fredag 2 november 2012

Project: Billhook.

The raw shape.

Everyone needs a polearm! And I have wanted a billhook for many years. England used billmen as their general infantry besides their archers in the fifteenth century. I don’t think the billman used just the billhook; they used a variety of other polearms like glaives, halberds and spears. The bill developed from agricultural tools like many other polearms. It had a spike to thrust, some form of beak or blade to chop with and the hook itself to grapple your opponent and drag him off his feet or horse. 

What better way to get one than to make it yourself? I started this project last summer when I was working on the summer holiday in a metal workshop. I used a plasma cutter to make the raw shapes of four billhooks in 5 mm iron.  Next step was to go to my blacksmith-expert, Weiland… to cut away loads of spare material with an angle grinder. With that done it was time to get the forge going and start to make the long socket. It was a tiring job since I hadn’t been in the smithy for many years but after approximately an hour I came in “the flow” and it went much easier.  
Finishing the socket.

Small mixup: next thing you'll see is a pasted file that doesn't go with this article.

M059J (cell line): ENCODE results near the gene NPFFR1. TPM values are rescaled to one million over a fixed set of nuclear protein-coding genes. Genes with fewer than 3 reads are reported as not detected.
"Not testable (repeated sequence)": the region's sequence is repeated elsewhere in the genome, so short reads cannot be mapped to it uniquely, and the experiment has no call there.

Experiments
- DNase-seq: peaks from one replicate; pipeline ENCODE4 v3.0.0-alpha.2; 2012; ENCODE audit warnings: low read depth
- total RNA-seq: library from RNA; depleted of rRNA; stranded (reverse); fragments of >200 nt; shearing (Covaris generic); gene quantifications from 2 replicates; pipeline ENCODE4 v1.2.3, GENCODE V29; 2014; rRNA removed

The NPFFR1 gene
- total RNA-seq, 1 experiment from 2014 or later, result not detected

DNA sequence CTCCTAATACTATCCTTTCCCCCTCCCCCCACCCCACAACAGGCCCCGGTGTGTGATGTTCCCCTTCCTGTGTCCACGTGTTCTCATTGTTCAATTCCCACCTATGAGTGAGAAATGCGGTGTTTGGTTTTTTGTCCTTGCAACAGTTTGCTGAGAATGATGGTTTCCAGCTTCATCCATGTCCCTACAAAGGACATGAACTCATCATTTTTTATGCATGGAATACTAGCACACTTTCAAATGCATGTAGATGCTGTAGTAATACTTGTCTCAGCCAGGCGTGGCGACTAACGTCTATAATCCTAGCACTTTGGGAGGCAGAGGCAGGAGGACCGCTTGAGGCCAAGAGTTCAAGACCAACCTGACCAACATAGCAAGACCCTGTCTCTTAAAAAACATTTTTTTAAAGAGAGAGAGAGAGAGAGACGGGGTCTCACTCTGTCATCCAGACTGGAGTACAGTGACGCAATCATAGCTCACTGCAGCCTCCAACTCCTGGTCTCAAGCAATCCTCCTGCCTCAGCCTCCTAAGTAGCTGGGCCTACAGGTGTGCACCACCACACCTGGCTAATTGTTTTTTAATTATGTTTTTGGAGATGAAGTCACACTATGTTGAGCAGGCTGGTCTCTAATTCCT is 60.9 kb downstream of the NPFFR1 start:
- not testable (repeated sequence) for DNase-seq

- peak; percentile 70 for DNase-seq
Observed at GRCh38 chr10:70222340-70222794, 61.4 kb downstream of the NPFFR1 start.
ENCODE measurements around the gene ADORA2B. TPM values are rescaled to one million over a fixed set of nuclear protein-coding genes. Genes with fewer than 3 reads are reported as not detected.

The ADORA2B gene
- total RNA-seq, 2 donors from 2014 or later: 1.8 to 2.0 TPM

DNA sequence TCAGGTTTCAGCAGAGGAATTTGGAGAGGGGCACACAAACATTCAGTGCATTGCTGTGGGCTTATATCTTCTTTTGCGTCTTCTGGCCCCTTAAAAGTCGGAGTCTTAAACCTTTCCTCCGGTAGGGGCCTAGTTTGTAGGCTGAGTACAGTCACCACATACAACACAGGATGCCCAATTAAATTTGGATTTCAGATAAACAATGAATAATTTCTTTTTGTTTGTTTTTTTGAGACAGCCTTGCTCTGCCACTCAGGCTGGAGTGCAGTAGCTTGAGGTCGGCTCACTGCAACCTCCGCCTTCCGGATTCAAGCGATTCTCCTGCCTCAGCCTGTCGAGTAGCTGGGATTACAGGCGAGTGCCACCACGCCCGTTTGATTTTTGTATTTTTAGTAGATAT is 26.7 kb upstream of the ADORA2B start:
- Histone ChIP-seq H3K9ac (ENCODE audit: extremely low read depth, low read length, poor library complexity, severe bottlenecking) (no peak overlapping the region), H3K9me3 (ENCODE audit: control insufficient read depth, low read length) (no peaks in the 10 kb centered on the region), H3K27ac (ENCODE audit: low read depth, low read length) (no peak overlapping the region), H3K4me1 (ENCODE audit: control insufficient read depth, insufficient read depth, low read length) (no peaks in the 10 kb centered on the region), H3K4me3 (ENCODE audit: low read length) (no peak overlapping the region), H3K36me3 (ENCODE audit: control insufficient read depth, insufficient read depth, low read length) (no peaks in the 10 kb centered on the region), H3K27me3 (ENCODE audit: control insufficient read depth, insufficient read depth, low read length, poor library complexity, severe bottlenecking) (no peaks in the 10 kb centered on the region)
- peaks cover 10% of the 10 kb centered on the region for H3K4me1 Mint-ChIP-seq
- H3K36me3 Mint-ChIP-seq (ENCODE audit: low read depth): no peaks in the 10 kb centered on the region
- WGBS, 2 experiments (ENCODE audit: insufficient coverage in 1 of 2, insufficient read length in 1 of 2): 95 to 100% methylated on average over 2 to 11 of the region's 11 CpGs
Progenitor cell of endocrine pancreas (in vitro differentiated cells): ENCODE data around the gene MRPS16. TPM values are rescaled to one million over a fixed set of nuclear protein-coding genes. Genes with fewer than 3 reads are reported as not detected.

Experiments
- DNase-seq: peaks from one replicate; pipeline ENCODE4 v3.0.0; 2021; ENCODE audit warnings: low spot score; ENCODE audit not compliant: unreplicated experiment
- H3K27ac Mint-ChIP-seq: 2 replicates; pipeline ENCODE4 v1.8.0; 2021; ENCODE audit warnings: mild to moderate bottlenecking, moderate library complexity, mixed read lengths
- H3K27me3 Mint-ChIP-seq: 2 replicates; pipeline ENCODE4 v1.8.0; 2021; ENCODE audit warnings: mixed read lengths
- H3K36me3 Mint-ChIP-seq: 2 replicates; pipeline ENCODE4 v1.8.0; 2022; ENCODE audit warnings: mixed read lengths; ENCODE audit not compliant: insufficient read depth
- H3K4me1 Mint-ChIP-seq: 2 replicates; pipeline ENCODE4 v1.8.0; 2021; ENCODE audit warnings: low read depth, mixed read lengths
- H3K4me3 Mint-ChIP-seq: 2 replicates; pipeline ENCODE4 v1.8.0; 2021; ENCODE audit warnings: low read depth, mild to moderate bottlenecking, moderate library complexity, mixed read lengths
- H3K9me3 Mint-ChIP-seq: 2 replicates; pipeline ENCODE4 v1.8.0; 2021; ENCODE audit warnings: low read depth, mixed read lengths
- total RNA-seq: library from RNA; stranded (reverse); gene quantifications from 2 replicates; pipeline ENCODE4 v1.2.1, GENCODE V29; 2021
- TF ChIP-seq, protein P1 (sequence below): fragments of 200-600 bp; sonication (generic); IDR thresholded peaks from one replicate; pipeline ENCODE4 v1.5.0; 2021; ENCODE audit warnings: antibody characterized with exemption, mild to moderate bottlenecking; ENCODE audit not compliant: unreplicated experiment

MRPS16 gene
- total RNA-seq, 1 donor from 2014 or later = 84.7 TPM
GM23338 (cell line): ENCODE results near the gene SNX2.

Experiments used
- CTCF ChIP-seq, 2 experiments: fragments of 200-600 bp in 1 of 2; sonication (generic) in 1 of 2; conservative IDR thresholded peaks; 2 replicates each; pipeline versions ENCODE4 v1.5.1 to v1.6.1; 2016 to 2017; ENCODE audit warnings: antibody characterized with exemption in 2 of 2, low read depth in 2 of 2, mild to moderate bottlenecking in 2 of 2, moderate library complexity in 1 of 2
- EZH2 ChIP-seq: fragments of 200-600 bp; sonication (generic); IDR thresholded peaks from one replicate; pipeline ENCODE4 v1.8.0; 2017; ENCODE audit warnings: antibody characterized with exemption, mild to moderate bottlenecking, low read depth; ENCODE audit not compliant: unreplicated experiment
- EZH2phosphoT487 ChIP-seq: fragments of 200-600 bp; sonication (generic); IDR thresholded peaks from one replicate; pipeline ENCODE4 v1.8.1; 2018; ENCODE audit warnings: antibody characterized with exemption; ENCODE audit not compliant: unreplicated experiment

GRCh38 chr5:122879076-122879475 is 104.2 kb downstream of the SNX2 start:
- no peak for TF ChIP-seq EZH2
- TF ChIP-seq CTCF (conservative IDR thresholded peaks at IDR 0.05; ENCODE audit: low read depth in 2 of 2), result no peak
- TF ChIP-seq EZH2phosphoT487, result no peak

With the socket done it was time to start with the cutting edges on the lower half and the hook. And after that it was time to make the pike. On the lower part of the pike, above the hook, I wanted a long cutting section with ridge in the middle. And closer to the point the pike became more diamond-shaped in cross-section to make it more rigid when thrusting. I found this a little difficult with steep angels… so I decided to cheat a bit and take the polishing machine and shape all the edges a bit and then throw it back in the forge again to hammer away the modern touch they got.  All that were left were some finishing adjustments to line up the socket with the rest of the head and it was finished!
Shaping the hook.

No, you need a shaft. I went for an old elm piece (thought it was ash at first…), made it eight-sided and started to fit the head. I then decided to make extra some extra protection irons from the head down the shaft and a bottom-spike. I used linseed oil and some coal on the shaft to make it water-resistant and look old and used.
The whole thing turned out great I think and I’m very proud of myself! 
Yorkist billman on the march.
He carries his bill on the shoulder and his
jack and sallet are in the basket on his back.
Also in the basket you can see his royal livery
with the sun in splendour.
In the end.